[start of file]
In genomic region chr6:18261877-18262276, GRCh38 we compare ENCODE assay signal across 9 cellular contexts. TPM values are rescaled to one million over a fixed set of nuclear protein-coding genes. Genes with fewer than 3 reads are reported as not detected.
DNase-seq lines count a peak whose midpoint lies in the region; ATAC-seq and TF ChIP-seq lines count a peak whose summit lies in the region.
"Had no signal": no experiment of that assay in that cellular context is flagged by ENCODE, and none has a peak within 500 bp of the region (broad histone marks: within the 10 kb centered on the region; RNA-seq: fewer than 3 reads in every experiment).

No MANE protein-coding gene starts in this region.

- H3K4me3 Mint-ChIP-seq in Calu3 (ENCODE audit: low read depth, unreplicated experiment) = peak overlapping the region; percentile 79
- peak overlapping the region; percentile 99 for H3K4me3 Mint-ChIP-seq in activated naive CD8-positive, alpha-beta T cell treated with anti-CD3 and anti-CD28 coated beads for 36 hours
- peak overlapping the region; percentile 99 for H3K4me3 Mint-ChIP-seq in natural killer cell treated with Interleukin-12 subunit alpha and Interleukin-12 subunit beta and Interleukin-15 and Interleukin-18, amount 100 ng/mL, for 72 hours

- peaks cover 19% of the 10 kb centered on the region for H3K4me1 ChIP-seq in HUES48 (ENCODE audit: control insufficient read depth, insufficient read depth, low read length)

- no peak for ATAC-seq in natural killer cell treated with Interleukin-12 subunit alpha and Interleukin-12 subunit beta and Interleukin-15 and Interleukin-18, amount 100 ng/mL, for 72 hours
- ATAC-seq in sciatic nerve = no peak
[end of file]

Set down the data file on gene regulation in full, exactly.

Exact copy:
In genomic region chr6:18261877-18262276, GRCh38 we compare ENCODE assay signal across 9 cellular contexts. TPM values are rescaled to one million over a fixed set of nuclear protein-coding genes. Genes with fewer than 3 reads are reported as not detected.
DNase-seq lines count a peak whose midpoint lies in the region; ATAC-seq and TF ChIP-seq lines count a peak whose summit lies in the region.
"Had no signal": no experiment of that assay in that cellular context is flagged by ENCODE, and none has a peak within 500 bp of the region (broad histone marks: within the 10 kb centered on the region; RNA-seq: fewer than 3 reads in every experiment).

No MANE protein-coding gene starts in this region.

- H3K4me3 Mint-ChIP-seq in Calu3 (ENCODE audit: low read depth, unreplicated experiment) = peak overlapping the region; percentile 79
- peak overlapping the region; percentile 99 for H3K4me3 Mint-ChIP-seq in activated naive CD8-positive, alpha-beta T cell treated with anti-CD3 and anti-CD28 coated beads for 36 hours
- peak overlapping the region; percentile 99 for H3K4me3 Mint-ChIP-seq in natural killer cell treated with Interleukin-12 subunit alpha and Interleukin-12 subunit beta and Interleukin-15 and Interleukin-18, amount 100 ng/mL, for 72 hours

- peaks cover 19% of the 10 kb centered on the region for H3K4me1 ChIP-seq in HUES48 (ENCODE audit: control insufficient read depth, insufficient read depth, low read length)

- no peak for ATAC-seq in natural killer cell treated with Interleukin-12 subunit alpha and Interleukin-12 subunit beta and Interleukin-15 and Interleukin-18, amount 100 ng/mL, for 72 hours
- ATAC-seq in sciatic nerve = no peak